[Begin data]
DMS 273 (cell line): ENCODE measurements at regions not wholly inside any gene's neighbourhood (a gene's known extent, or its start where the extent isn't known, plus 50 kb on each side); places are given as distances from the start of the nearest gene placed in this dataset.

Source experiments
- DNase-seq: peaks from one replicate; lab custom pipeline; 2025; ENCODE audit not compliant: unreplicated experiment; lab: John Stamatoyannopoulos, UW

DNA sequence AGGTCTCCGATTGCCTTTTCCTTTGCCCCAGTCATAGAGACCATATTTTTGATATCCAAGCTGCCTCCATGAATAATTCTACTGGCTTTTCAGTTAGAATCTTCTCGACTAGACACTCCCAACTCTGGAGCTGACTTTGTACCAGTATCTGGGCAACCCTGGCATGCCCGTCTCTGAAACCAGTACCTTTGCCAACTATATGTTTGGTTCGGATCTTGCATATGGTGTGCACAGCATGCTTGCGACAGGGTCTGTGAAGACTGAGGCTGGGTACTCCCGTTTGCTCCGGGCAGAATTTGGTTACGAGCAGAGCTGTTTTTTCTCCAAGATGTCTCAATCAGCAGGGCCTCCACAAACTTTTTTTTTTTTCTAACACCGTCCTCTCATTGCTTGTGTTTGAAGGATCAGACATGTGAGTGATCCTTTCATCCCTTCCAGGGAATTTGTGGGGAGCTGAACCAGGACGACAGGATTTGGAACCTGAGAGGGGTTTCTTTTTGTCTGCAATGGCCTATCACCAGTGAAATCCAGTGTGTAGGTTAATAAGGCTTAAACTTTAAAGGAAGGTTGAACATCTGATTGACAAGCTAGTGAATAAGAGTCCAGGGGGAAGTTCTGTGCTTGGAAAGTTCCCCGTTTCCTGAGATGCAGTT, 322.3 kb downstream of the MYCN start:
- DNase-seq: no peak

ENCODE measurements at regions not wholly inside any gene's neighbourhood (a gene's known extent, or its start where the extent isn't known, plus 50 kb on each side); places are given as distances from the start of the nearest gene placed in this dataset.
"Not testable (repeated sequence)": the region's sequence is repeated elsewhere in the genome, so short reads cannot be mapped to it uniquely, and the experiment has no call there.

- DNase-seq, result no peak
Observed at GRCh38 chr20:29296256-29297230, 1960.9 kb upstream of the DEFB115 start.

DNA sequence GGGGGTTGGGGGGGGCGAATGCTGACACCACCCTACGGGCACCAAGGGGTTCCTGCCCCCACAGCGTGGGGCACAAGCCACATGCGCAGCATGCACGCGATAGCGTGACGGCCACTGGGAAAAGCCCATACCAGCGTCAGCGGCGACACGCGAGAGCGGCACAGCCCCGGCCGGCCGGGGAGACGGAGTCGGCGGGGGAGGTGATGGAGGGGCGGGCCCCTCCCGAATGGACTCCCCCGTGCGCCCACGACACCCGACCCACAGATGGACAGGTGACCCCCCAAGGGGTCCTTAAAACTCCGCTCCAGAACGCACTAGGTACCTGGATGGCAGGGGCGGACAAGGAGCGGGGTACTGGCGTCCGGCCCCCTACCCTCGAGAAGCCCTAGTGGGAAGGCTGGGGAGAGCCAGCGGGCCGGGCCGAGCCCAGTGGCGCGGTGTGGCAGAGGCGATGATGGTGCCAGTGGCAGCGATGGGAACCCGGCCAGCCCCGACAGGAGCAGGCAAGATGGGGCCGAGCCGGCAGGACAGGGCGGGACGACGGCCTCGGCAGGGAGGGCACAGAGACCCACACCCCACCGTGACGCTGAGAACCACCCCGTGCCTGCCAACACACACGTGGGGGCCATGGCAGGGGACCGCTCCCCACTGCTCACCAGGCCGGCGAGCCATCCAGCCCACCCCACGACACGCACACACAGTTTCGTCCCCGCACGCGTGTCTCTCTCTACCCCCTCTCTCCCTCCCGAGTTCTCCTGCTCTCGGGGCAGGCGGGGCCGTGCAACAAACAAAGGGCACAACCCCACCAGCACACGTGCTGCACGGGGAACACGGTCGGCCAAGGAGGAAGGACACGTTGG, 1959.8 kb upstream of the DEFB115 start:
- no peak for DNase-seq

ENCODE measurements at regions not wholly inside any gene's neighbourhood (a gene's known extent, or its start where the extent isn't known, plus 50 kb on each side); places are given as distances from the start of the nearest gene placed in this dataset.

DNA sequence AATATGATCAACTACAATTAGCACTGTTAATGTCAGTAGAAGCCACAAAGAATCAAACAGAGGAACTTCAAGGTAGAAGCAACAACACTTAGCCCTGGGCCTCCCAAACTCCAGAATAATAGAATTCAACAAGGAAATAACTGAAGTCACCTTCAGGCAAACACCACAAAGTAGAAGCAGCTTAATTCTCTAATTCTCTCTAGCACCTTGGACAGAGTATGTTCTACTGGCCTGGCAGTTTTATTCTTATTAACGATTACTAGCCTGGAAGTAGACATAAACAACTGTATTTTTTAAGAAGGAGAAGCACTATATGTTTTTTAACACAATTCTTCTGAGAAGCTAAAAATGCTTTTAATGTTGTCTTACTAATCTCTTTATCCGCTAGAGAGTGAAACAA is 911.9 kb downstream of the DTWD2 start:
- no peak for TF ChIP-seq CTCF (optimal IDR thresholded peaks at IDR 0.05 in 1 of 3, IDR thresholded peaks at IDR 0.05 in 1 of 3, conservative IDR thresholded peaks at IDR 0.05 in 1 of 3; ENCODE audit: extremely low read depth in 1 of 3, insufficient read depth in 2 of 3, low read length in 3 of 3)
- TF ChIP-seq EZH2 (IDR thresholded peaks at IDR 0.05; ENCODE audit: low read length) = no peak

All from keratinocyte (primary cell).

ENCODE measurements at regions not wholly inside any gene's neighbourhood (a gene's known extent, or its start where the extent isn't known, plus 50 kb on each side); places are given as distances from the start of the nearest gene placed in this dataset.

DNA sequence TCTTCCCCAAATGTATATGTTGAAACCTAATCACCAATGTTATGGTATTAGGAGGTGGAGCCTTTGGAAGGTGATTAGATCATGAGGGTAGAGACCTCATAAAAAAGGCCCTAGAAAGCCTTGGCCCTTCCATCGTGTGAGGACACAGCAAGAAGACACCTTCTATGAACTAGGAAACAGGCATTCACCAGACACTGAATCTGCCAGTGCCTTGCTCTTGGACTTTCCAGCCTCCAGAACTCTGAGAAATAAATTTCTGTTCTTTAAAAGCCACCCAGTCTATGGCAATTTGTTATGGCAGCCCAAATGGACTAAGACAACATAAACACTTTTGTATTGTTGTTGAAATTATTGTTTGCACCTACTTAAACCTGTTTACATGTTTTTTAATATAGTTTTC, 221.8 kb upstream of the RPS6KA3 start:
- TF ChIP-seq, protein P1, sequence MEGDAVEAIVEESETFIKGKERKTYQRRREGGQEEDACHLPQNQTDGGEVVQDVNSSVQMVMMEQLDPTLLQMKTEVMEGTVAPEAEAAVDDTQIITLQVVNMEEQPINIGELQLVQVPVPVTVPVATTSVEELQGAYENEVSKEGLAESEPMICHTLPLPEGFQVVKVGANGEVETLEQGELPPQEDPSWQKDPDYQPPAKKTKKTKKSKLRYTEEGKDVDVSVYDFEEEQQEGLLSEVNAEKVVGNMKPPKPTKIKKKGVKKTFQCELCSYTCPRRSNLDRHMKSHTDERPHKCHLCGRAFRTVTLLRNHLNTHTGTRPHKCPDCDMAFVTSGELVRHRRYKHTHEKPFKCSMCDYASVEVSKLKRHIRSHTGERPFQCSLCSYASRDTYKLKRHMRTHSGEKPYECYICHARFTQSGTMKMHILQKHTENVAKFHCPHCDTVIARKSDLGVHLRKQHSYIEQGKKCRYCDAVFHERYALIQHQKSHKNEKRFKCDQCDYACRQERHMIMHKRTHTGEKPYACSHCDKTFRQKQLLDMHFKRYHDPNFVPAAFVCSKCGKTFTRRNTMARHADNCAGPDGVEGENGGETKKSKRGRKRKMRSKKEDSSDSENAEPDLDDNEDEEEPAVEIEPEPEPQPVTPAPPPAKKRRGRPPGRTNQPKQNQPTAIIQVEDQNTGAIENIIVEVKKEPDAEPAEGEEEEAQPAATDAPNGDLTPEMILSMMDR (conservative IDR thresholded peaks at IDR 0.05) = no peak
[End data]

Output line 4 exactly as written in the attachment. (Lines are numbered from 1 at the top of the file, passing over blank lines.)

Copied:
DNA sequence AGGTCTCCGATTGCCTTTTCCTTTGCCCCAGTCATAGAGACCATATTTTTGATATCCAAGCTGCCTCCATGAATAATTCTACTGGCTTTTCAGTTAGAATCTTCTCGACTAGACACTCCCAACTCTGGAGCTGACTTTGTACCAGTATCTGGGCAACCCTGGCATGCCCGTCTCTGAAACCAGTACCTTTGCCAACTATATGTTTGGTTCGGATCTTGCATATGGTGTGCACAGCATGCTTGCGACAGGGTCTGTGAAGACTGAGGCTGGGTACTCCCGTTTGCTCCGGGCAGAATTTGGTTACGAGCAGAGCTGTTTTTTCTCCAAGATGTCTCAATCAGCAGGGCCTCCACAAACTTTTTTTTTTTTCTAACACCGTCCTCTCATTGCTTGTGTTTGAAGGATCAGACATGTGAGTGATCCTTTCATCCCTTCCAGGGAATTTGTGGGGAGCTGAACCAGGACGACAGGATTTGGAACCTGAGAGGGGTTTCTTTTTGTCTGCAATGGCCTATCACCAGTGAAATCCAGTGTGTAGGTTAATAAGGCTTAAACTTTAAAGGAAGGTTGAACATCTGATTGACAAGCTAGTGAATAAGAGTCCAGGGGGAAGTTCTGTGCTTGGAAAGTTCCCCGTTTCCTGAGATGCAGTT, 322.3 kb downstream of the MYCN start: